The professionals at the Florida Hospital Cancer Institute's Esophageal Cancer Clinic will be happy to review your health and lifestyle choices to reduce the risk of contracting cancer of the esophagus later in life. Often, just a few small changes can make a big difference down the road.

Back to Top

Diagnosing Esophageal Cancer

The most common way of diagnosing esophageal cancer comes in the form its symptoms, which could range from difficulty swallowing and hoarseness to pain in the middle of the chest and unexpected weight loss. Unfortunately, these symptoms usually only show up once the cancer has entered its more advanced stages. Routine checkups are the best way to identify cancer of the esophagus early, when treatments are most effective.

Tests for esophageal cancer include:

  • Esophagogastroduodenoscopy: Also known as gastroscopy or the more general term endoscopy is the passage, once the patient is properly sedated so as not to feel the scope, of a light and camera on the end of a slender tube through the mouth into the esophagus and upper intestine. 
  • Biopsy:  Small  pieces of tissue can be obtained with the gastroscope.   Once sample tissue is removed from the esophagus, it is checked by a pathologist for cancer. This is known as a biopsy. Even if cancer isn't present yet, a biopsy can show changes in the esophagus that may lead to cancer such as Barrett's esophagus. You can learn more about Barrett's by visiting Florida Hospital's Digestive Health website.
  • Endoscopic Ultrasound (EUS): Increasingly, FHCI is using endoscopic ultrasound to assess certain esophageal diseases in a cost effective, nonsurgical manner. A highly trained endoscopist guides a thin, flexible tube down the mouth. A transducer on the end emits ultrasound waves that create a highly detailed image of the surrounding tissue. When combined with fine-needle aspiration, EUS is also a highly advanced method of performing evaluation without surgery to remove tissue samples as well for further testing.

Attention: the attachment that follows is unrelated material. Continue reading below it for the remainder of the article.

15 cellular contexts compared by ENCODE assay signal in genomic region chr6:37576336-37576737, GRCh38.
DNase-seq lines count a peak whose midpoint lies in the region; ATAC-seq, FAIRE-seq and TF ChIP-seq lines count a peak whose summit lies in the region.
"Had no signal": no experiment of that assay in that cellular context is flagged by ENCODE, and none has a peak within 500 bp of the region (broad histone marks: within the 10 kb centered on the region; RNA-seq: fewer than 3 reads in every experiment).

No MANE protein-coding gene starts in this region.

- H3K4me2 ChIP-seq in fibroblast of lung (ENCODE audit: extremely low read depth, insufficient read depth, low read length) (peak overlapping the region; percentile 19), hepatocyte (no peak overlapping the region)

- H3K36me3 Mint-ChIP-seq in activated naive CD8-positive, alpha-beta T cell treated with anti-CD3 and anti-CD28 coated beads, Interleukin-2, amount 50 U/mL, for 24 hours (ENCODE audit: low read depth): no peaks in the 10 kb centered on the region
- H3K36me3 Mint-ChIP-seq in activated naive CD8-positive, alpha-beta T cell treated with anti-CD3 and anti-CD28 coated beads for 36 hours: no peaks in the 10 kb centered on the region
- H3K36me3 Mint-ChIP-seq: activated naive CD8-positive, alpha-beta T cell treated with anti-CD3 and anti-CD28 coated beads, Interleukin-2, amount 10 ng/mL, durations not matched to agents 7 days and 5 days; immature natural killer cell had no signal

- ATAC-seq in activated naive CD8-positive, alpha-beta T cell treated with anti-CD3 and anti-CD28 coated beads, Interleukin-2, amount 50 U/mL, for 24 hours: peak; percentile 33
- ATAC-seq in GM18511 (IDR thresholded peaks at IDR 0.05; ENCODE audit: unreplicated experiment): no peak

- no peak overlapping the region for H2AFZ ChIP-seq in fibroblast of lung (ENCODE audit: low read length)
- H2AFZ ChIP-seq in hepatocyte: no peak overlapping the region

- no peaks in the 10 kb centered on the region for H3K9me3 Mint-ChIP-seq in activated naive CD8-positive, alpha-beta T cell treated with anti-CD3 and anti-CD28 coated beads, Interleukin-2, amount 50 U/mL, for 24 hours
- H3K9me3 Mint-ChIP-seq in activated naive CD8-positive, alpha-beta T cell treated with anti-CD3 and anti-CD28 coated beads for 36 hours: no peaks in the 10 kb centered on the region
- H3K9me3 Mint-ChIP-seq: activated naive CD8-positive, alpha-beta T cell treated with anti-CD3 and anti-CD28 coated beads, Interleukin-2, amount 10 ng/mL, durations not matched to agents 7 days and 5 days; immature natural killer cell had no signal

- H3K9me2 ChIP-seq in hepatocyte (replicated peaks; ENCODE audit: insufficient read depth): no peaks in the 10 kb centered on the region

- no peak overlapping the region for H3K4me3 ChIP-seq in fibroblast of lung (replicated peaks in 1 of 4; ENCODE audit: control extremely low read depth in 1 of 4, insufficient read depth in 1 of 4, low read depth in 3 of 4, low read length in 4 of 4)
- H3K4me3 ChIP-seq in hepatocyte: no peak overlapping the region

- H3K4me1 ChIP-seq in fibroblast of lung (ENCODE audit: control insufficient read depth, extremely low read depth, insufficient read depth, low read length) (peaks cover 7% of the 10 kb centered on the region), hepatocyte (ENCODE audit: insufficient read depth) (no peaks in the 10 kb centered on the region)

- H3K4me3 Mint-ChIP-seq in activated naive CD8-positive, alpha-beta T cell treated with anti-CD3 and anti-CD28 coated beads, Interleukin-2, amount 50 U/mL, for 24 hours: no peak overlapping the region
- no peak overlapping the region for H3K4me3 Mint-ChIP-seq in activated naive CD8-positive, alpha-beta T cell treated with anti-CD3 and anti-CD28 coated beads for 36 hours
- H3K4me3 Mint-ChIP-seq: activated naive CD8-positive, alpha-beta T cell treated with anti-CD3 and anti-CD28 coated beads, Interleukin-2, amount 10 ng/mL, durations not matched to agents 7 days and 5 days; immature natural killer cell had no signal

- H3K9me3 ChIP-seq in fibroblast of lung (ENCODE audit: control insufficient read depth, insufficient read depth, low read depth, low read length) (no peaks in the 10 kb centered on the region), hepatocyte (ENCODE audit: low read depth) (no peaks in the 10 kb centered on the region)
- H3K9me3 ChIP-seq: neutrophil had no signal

Contact us now to schedule an appointment with Florida Hospital Cancer Institute.

Back to Top

Esophageal Cancer Staging

If these tests show that cancerous cells are indeed present in the esophagus, your doctor will stage the cancer. This staging is based on the location of the cancer and how much it has spread. Staging helps the FHCI medical team determine the ideal course of treatment.

Stage 0 Esophageal Cancer: In Stage 0 of esophageal cancer, abnormal cells are found in the innermost layer of tissue lining the esophagus. The cells are not yet cancerous, but could become cancer in the future and spread into nearby tissue. This stage is often referred to as carcinoma in situ.

Stage I Esophageal Cancer: In this stage cancer has actually formed and has spread beyond the innermost layer of tissue into the next layer of tissue in the wall of the esophagus.

Stage II-A Esophageal Cancer: In Stage II-A, the cancer has spread to the muscle layer of the esophagus or to the outer wall.

Stage II-B Esophageal Cancer: Cancer has spread to any of the first three layers of the esophagus in Stage II-B as well as the nearby lymph nodes.

Stage III Esophageal Cancer: In this stage, cancer has spread into the outer wall of the esophagus. It may have also spread into the tissues or lymph nodes near the esophagus as well.

Stage IV-A Esophageal Cancer: When cancer has spread to nearby or distant lymph nodes, it is referred to as Stage IV-A.

Stage IV-B Esophageal Cancer: This is the most advanced stage and notes that cancer has spread to distant lymph nodes and/or organs in other part of the body.

Obviously, the sooner your esophageal cancer is diagnosed, the sooner treatment can begin. Regular checkups with your doctor can help identify changes in your health that may warrant more in-depth tests for esophageal cancer at the Florida Hospital Cancer Institute.

Contact us now to schedule an appointment with Florida Hospital Cancer Institute.

Back to Top